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Learning the Ropes


By:  Ellen Kolman - Star Beacon

Firefighters train for special rescues


ASHTABULA - - There is more to being a firefighter than putting out fires.

"We've been out doing rope rescue training all day," said Lt. Dennis Page of the Ashtabula Fire Department.

Tuesday morning, AFD, along with the Ashtabula Township Fire Department, practiced Stokes-basket rescues in the Ashtabula Gulf.

"We usually do about two rescues a year from the Gulf," Page said. "We work closely with the township; we help each other out."

In the afternoon, AFD was practicing tower rescues from the Star Beacon communication tower on Park Avenue.

"Engineer Steve Chase is our rope guru; we are fortunate have his technical expertise," Fire Chief Ron Pristera said. "This May, Steve will be climbing Mount McKinley during a 30-day expedition."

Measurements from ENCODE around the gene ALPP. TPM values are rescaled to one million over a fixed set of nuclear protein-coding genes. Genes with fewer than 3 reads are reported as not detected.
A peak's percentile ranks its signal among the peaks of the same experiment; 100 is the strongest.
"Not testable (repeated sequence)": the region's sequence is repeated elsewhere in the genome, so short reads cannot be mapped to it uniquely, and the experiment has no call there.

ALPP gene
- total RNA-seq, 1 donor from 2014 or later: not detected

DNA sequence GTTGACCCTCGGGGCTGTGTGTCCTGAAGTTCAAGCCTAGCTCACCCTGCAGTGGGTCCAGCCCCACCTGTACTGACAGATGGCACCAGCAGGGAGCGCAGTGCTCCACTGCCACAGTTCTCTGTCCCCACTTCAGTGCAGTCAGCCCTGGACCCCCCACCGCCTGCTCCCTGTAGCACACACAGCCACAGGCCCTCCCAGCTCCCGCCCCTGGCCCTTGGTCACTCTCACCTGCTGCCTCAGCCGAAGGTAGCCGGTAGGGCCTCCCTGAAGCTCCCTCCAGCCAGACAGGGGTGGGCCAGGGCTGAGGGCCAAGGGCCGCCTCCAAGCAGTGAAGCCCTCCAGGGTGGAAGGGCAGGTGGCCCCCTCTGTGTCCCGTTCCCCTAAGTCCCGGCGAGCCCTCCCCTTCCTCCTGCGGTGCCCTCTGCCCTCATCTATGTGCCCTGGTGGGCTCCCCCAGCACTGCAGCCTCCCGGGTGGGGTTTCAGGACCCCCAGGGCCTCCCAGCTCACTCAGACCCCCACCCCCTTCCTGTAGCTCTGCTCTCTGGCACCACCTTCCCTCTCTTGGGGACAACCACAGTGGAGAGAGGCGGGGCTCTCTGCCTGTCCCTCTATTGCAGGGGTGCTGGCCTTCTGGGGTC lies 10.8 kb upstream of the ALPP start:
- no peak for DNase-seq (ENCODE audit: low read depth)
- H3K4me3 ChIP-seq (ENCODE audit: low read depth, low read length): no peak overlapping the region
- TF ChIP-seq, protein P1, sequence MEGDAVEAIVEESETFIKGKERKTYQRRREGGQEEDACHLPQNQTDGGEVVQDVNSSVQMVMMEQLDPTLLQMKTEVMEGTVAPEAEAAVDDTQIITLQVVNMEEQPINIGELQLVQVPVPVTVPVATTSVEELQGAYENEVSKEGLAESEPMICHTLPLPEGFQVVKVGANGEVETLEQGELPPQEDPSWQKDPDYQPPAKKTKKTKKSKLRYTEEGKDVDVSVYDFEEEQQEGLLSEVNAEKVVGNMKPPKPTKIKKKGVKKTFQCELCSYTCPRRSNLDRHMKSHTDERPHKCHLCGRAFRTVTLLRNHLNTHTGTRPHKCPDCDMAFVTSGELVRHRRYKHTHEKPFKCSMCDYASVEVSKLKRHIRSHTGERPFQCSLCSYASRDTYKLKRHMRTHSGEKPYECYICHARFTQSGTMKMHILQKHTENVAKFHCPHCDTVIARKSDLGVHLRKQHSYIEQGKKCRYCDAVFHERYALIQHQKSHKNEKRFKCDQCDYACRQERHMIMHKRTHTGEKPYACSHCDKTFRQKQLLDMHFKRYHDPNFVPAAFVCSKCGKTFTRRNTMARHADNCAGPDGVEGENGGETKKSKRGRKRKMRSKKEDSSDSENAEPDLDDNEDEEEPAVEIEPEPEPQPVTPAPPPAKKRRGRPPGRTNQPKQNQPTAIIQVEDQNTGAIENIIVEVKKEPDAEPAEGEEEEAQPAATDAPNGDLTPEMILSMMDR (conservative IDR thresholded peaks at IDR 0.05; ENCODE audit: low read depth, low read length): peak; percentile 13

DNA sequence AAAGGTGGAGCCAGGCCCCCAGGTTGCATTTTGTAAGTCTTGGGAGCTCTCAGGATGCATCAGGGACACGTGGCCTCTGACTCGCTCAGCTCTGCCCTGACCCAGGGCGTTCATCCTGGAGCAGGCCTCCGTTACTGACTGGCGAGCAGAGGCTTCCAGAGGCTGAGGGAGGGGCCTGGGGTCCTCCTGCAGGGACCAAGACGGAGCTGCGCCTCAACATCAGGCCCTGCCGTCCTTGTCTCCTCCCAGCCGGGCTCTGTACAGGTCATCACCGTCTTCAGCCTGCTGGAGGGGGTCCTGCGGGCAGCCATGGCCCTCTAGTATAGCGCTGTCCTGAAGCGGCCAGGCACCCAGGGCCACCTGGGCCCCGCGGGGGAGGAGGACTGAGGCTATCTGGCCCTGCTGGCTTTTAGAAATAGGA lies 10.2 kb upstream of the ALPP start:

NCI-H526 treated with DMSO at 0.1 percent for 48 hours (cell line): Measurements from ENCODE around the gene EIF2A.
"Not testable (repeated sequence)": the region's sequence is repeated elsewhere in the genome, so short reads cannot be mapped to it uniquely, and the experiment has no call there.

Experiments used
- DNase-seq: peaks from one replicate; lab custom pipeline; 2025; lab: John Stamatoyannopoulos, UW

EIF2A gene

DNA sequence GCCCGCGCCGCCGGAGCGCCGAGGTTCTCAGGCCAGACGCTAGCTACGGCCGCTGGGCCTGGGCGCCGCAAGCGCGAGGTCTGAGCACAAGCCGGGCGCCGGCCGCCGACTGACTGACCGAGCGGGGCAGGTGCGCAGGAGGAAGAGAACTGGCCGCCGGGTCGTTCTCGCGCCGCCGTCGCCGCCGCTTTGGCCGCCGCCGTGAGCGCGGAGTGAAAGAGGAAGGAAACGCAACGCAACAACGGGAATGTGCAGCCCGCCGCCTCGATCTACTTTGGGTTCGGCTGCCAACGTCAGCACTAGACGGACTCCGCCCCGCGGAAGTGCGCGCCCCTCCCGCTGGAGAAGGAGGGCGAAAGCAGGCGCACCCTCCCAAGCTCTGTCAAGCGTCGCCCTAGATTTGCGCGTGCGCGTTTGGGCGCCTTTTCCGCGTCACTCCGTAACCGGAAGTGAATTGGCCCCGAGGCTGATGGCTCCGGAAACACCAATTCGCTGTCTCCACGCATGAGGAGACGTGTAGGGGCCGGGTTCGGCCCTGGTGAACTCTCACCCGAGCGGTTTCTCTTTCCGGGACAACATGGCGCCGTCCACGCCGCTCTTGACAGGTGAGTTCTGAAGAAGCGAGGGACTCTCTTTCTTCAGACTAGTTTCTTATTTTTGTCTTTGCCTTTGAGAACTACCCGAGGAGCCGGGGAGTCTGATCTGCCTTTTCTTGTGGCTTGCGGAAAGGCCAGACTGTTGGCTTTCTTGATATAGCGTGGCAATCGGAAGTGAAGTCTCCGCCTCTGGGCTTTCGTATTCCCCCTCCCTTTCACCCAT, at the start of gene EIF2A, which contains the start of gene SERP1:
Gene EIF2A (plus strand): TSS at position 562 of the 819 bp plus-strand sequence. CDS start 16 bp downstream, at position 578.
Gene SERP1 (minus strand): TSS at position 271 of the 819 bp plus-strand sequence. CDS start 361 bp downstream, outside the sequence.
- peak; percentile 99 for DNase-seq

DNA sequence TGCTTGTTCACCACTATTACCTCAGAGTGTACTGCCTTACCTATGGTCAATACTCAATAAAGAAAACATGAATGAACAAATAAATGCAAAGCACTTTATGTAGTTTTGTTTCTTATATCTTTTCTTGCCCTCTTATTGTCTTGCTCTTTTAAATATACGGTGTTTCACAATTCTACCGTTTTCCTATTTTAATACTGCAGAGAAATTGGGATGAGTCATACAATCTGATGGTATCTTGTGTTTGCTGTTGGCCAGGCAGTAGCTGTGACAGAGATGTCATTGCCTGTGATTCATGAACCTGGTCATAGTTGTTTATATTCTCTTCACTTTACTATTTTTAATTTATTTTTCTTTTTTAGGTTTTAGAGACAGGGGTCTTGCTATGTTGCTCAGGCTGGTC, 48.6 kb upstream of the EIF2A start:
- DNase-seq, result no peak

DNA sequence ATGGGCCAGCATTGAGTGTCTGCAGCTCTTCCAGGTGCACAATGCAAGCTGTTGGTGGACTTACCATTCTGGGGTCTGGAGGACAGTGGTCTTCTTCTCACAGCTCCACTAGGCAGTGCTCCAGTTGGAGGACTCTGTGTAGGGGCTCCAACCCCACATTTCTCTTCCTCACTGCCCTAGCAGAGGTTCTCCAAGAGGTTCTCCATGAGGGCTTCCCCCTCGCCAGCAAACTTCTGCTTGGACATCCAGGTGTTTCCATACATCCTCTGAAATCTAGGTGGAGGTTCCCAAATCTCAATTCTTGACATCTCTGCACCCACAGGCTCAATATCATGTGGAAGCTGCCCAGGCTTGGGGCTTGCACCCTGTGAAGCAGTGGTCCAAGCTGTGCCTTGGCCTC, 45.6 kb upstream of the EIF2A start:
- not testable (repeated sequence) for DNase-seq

This training exercise is part of a yearly recertification for various technical rescues, which require eight hours of training for each type of rescue, Page said. The rescues include: hazardous materials, rope, confined space, collapsing structure and rapid intervention team. Soon, the department will be adding swift-water rescue certification.

The rainy afternoon did not dampen the firefighters' enthusiasm or determination to hone their skills.

"We need to have these skills down, whatever the weather conditions," Page said.

Firefighter John Paul said he was up to the challenge of the climb today because "it is a great idea anytime we can refresh ourselves and training."

New firefighter on the block is 24-year-old Geoff Cannon, who was excited about his first tower-rescue training, and fortunately, he is not afraid of heights.

According to Page, different people in the department have different specialties, which require extra training to be able to come back and teach the techniques to the rest of the department.

"This is an example of how we try to manage our time available to provide needed services to the community," Pristera said. "We have been able to do most of the training in-house while the men are on duty, which is very cost-effective."

"These are the best guys in the world; they make my job easy," Pristera said.

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